Kalanchoe beharensis 'Oak Leaf' is another form of Kalanchoe beharensis that is native to Madagascar. Whether this is a true form or a hybrid, I don't know for sure. The gray velvety leaves are smaller to other forms that I grow. Though they are similar in shape and texture, the leaves are only 4 inches (10 cm) long and 3 inches (7.6 cm) wide. We acquired this plant 2 years ago from cuttings with no name attached. In those 2 years, the plant has reached a height of 2.5 feet (0.76 m) tall and wide. The plant freely branches, whereas the other forms usually have only a single trunk. It is very easy to grow and it is a nice addition to our collection.
Blooming: In the 2 years we have had the plant it has never produced blooms.
Culture: Kalanchoe beharensis 'Oak Leaf' needs full sun to light shade with a very well drained soil mix. In the greenhouse, we use a soil mix consisting of 1 part peat moss to 1 part loam to 2 parts sand with small gravel added to ensure good drainage. The plants are very drought resistant and once watered they should be allowed to dry thoroughly before watering again. This form seems to grow faster than other forms and responds well to light fertilizer application on a monthly basis. We use water soluble fertilizer diluted to 1/4 the recommended rate. During the winter months, water is restricted to only enough to keep the leaves from shriveling.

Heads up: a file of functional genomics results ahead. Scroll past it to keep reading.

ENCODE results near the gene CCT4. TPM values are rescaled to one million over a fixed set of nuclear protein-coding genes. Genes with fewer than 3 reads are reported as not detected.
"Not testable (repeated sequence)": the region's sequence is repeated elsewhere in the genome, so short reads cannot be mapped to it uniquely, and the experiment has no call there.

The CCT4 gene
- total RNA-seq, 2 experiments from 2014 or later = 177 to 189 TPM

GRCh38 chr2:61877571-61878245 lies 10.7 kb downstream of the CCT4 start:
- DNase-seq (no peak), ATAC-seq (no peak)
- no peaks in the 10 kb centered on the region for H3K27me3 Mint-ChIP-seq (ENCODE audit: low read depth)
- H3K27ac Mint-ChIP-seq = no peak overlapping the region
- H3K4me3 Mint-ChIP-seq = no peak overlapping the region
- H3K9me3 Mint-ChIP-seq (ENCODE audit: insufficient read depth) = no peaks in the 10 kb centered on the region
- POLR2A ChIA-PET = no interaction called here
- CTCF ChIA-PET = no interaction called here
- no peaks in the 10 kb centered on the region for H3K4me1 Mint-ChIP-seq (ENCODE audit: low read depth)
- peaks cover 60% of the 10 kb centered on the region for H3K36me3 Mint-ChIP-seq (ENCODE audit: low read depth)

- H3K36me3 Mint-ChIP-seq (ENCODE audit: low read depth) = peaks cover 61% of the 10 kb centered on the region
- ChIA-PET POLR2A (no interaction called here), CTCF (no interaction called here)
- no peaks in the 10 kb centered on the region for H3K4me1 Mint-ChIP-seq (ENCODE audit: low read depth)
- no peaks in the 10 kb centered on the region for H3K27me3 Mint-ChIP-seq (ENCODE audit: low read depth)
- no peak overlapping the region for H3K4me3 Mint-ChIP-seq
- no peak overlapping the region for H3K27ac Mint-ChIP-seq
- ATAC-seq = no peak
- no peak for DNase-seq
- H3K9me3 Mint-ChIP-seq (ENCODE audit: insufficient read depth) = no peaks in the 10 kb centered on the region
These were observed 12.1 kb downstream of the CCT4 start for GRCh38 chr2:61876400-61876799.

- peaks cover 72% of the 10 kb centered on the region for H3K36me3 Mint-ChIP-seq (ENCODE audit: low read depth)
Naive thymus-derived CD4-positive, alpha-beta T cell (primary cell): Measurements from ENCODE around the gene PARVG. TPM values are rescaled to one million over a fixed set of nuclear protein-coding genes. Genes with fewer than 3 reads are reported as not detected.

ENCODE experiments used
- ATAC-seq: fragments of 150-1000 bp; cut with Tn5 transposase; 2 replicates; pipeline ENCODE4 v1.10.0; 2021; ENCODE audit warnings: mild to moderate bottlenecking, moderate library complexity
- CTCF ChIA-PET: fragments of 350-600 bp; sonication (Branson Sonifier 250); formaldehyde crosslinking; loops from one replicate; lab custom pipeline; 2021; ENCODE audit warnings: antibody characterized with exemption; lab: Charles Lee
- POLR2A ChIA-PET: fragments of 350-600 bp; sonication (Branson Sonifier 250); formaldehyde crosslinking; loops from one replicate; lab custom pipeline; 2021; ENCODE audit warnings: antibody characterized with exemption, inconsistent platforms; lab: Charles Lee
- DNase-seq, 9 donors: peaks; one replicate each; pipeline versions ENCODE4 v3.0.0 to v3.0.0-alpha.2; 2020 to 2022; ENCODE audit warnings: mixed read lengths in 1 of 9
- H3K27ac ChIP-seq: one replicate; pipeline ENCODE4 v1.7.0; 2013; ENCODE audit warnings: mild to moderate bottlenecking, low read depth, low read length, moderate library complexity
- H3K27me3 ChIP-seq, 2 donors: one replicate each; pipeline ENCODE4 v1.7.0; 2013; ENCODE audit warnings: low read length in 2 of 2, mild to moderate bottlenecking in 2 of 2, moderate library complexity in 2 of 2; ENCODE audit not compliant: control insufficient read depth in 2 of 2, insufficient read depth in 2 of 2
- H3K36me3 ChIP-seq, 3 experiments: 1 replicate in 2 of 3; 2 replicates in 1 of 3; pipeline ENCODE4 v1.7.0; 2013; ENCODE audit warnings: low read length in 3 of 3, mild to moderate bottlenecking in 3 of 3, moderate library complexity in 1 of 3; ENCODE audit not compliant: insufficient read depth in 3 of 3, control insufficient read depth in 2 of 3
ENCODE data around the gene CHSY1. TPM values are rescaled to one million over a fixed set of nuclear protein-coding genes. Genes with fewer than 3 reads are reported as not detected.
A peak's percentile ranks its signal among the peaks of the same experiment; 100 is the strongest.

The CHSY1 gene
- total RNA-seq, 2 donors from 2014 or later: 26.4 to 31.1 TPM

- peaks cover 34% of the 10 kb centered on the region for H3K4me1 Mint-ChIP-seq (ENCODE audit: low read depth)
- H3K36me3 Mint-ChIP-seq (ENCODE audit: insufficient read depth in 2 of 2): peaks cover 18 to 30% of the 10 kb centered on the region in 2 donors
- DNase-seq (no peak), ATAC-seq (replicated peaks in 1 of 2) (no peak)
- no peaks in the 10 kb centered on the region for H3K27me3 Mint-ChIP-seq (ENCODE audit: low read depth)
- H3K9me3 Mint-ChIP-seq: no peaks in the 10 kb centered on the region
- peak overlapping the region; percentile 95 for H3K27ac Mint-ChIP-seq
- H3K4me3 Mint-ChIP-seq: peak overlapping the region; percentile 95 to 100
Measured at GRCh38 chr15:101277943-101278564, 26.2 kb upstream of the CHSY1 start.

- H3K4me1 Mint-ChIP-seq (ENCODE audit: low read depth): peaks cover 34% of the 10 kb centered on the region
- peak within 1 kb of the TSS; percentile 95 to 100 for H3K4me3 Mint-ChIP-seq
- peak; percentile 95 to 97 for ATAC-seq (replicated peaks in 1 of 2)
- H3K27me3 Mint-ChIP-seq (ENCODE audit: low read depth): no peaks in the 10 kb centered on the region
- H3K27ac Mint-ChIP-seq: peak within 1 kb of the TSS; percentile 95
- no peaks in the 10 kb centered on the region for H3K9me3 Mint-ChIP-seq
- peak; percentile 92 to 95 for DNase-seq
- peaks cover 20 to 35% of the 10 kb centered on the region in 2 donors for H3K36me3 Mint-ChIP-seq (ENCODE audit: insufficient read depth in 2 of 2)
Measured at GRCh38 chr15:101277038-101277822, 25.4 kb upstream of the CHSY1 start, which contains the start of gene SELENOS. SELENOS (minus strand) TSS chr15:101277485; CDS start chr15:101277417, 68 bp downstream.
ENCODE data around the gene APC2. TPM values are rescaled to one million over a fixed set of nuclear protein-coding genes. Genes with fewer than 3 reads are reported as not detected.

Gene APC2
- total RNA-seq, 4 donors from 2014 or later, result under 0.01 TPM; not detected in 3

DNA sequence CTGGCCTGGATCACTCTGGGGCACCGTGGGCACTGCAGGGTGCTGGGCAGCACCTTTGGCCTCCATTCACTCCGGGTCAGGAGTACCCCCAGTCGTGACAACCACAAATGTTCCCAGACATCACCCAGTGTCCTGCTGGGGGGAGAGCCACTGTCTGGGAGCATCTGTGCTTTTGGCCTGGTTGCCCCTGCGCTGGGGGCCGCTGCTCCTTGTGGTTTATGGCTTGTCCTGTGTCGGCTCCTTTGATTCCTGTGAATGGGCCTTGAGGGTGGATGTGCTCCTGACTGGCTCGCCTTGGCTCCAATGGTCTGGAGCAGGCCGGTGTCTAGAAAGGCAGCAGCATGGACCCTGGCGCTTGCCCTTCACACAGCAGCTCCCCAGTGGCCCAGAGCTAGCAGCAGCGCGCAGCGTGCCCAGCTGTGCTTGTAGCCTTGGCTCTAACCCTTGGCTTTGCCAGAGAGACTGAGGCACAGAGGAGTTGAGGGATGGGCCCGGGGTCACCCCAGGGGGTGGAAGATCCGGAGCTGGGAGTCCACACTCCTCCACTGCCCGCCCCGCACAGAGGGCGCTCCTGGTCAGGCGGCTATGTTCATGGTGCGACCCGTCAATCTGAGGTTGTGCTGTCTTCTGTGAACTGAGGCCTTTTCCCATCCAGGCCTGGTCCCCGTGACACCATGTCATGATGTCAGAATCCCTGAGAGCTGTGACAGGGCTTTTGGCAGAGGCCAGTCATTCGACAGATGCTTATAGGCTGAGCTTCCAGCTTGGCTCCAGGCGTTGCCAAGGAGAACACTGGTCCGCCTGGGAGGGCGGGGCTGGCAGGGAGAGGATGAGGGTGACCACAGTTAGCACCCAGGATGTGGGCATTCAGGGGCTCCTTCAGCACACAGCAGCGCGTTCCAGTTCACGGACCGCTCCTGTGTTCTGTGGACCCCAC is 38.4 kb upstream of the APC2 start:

Propagation: Kalanchoe beharensis 'Oak Leaf' is easily propagated by leaf and stem cuttings.
Kalanchoe beharensis 'Oak Leaf' was featured as Plant of the Week October 30-November 5, 2009.
Guide to Past Plants-of-the-Week:
Cal's Plant of the Week was provided as a service by the University of Oklahoma Department of Microbiology & Plant Biology and specifically Cal Lemke, who used to be OU's botany greenhouse grower and an avid gardener at home as well. If the above links don't work, then try the overview site. You may also like to look at the thumbnail index. ©1998-2012 All rights reserved.